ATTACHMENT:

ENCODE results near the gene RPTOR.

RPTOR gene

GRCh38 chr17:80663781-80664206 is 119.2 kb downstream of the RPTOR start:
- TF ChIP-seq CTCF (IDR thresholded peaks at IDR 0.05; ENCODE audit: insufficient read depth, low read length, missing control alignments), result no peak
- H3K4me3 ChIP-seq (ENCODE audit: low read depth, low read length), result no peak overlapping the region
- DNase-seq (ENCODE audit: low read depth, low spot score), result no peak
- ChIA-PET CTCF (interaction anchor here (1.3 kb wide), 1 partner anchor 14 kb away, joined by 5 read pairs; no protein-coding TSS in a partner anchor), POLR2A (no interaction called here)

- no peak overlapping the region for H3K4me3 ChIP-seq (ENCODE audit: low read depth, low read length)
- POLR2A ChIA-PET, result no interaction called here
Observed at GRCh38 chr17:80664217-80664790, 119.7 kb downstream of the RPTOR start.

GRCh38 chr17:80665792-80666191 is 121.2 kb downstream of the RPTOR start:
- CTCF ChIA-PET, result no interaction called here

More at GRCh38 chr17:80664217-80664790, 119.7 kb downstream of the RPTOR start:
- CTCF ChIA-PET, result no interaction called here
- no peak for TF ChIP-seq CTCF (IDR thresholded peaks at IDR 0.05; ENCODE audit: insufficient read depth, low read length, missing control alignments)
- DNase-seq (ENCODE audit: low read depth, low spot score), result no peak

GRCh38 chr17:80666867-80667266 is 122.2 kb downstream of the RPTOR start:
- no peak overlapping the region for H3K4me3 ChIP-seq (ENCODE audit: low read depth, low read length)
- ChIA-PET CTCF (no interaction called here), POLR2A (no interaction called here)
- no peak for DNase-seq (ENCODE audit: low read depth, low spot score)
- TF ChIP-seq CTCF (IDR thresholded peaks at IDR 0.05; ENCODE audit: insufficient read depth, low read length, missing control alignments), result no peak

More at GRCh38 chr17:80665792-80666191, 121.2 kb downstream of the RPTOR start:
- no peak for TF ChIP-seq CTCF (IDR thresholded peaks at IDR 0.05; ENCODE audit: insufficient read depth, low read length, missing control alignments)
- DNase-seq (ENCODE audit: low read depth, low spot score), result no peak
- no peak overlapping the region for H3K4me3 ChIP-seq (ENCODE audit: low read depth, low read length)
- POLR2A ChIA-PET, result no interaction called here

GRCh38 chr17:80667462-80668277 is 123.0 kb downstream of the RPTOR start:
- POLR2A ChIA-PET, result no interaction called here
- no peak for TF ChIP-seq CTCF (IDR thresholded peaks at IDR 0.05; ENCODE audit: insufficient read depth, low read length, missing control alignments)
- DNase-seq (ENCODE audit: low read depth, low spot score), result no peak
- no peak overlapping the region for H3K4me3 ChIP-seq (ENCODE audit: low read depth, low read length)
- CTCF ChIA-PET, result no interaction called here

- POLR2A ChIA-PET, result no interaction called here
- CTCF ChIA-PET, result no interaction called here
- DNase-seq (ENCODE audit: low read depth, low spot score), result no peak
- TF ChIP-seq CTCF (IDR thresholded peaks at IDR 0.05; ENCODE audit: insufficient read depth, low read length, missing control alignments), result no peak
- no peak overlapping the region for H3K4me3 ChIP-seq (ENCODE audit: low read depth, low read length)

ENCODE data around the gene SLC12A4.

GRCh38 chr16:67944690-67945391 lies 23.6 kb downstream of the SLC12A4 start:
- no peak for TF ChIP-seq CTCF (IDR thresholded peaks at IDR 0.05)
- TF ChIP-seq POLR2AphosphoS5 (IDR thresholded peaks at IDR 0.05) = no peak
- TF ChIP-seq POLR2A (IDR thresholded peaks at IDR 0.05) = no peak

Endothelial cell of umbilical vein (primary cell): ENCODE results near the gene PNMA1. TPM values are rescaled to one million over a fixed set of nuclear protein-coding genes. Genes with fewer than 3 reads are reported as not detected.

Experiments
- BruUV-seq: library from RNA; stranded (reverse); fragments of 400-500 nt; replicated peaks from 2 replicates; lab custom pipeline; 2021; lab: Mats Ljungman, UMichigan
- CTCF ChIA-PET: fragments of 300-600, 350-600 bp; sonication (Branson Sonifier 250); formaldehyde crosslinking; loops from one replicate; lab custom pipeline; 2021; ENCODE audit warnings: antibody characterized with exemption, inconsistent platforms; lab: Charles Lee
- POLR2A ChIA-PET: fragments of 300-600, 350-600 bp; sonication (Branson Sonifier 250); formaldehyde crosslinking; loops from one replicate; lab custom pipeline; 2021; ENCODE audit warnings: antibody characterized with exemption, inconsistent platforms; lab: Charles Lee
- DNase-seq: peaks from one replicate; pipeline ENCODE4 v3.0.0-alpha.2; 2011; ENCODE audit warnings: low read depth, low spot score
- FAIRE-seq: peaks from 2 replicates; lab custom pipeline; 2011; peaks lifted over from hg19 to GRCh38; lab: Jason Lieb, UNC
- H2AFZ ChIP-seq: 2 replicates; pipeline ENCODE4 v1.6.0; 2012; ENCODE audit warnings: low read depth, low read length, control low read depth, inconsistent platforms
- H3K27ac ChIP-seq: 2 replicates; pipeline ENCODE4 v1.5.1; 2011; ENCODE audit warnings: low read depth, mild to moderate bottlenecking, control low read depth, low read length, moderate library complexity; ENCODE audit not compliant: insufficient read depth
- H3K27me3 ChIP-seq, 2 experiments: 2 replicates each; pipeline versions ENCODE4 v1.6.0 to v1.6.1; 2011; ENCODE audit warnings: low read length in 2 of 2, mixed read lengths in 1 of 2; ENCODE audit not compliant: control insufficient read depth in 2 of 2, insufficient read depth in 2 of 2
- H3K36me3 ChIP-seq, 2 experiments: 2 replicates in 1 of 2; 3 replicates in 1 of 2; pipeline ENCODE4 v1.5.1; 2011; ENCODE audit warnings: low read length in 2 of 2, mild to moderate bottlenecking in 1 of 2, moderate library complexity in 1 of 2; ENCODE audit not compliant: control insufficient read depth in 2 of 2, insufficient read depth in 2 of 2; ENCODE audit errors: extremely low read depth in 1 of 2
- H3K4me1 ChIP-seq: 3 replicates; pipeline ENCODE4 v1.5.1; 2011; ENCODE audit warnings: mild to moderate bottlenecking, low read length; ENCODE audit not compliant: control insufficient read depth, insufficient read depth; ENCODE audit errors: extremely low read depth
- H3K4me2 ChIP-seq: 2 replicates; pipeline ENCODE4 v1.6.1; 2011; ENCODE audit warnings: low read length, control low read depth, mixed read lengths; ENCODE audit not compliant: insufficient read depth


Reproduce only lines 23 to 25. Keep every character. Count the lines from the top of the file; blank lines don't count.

- no peak for TF ChIP-seq CTCF (IDR thresholded peaks at IDR 0.05; ENCODE audit: insufficient read depth, low read length, missing control alignments)
- DNase-seq (ENCODE audit: low read depth, low spot score), result no peak
- no peak overlapping the region for H3K4me3 ChIP-seq (ENCODE audit: low read depth, low read length)